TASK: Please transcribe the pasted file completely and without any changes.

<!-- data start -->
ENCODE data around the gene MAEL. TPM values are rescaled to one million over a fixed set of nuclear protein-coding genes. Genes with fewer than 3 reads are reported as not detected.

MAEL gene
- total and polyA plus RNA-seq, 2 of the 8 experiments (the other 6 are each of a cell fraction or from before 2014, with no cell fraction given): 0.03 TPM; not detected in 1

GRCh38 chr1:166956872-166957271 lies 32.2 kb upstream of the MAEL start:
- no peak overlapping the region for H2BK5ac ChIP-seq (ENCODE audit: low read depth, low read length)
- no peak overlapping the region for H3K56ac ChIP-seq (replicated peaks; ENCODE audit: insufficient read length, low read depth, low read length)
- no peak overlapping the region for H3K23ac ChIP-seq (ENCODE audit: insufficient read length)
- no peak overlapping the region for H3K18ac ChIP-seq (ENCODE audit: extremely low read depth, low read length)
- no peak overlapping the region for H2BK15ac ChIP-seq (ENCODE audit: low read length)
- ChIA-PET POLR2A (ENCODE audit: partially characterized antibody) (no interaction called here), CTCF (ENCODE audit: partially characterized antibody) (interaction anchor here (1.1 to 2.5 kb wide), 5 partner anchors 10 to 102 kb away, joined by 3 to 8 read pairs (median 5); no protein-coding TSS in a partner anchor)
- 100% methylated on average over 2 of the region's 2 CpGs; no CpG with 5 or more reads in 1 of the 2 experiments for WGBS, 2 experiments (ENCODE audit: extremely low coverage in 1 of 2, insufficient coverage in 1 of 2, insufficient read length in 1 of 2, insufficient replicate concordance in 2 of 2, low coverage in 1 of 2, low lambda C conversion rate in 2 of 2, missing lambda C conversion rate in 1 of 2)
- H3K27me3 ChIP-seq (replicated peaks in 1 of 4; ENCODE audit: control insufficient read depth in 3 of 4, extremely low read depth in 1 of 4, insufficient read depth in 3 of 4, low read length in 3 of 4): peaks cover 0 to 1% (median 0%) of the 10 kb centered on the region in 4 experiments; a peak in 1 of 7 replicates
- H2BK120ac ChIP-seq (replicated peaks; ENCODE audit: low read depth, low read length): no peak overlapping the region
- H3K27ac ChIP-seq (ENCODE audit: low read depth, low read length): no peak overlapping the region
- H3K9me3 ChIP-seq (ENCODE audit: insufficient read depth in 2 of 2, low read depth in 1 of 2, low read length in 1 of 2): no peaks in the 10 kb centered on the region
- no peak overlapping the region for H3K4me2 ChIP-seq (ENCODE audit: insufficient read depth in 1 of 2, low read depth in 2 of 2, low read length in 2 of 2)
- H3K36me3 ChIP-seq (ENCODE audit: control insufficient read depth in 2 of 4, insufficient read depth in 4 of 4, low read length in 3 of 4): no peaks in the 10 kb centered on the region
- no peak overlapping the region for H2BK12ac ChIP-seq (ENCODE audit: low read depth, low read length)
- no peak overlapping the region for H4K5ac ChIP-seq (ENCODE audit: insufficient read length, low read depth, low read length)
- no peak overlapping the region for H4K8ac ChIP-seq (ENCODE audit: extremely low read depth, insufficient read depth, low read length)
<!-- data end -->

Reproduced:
ENCODE data around the gene MAEL. TPM values are rescaled to one million over a fixed set of nuclear protein-coding genes. Genes with fewer than 3 reads are reported as not detected.

MAEL gene
- total and polyA plus RNA-seq, 2 of the 8 experiments (the other 6 are each of a cell fraction or from before 2014, with no cell fraction given): 0.03 TPM; not detected in 1

GRCh38 chr1:166956872-166957271 lies 32.2 kb upstream of the MAEL start:
- no peak overlapping the region for H2BK5ac ChIP-seq (ENCODE audit: low read depth, low read length)
- no peak overlapping the region for H3K56ac ChIP-seq (replicated peaks; ENCODE audit: insufficient read length, low read depth, low read length)
- no peak overlapping the region for H3K23ac ChIP-seq (ENCODE audit: insufficient read length)
- no peak overlapping the region for H3K18ac ChIP-seq (ENCODE audit: extremely low read depth, low read length)
- no peak overlapping the region for H2BK15ac ChIP-seq (ENCODE audit: low read length)
- ChIA-PET POLR2A (ENCODE audit: partially characterized antibody) (no interaction called here), CTCF (ENCODE audit: partially characterized antibody) (interaction anchor here (1.1 to 2.5 kb wide), 5 partner anchors 10 to 102 kb away, joined by 3 to 8 read pairs (median 5); no protein-coding TSS in a partner anchor)
- 100% methylated on average over 2 of the region's 2 CpGs; no CpG with 5 or more reads in 1 of the 2 experiments for WGBS, 2 experiments (ENCODE audit: extremely low coverage in 1 of 2, insufficient coverage in 1 of 2, insufficient read length in 1 of 2, insufficient replicate concordance in 2 of 2, low coverage in 1 of 2, low lambda C conversion rate in 2 of 2, missing lambda C conversion rate in 1 of 2)
- H3K27me3 ChIP-seq (replicated peaks in 1 of 4; ENCODE audit: control insufficient read depth in 3 of 4, extremely low read depth in 1 of 4, insufficient read depth in 3 of 4, low read length in 3 of 4): peaks cover 0 to 1% (median 0%) of the 10 kb centered on the region in 4 experiments; a peak in 1 of 7 replicates
- H2BK120ac ChIP-seq (replicated peaks; ENCODE audit: low read depth, low read length): no peak overlapping the region
- H3K27ac ChIP-seq (ENCODE audit: low read depth, low read length): no peak overlapping the region
- H3K9me3 ChIP-seq (ENCODE audit: insufficient read depth in 2 of 2, low read depth in 1 of 2, low read length in 1 of 2): no peaks in the 10 kb centered on the region
- no peak overlapping the region for H3K4me2 ChIP-seq (ENCODE audit: insufficient read depth in 1 of 2, low read depth in 2 of 2, low read length in 2 of 2)
- H3K36me3 ChIP-seq (ENCODE audit: control insufficient read depth in 2 of 4, insufficient read depth in 4 of 4, low read length in 3 of 4): no peaks in the 10 kb centered on the region
- no peak overlapping the region for H2BK12ac ChIP-seq (ENCODE audit: low read depth, low read length)
- no peak overlapping the region for H4K5ac ChIP-seq (ENCODE audit: insufficient read length, low read depth, low read length)
- no peak overlapping the region for H4K8ac ChIP-seq (ENCODE audit: extremely low read depth, insufficient read depth, low read length)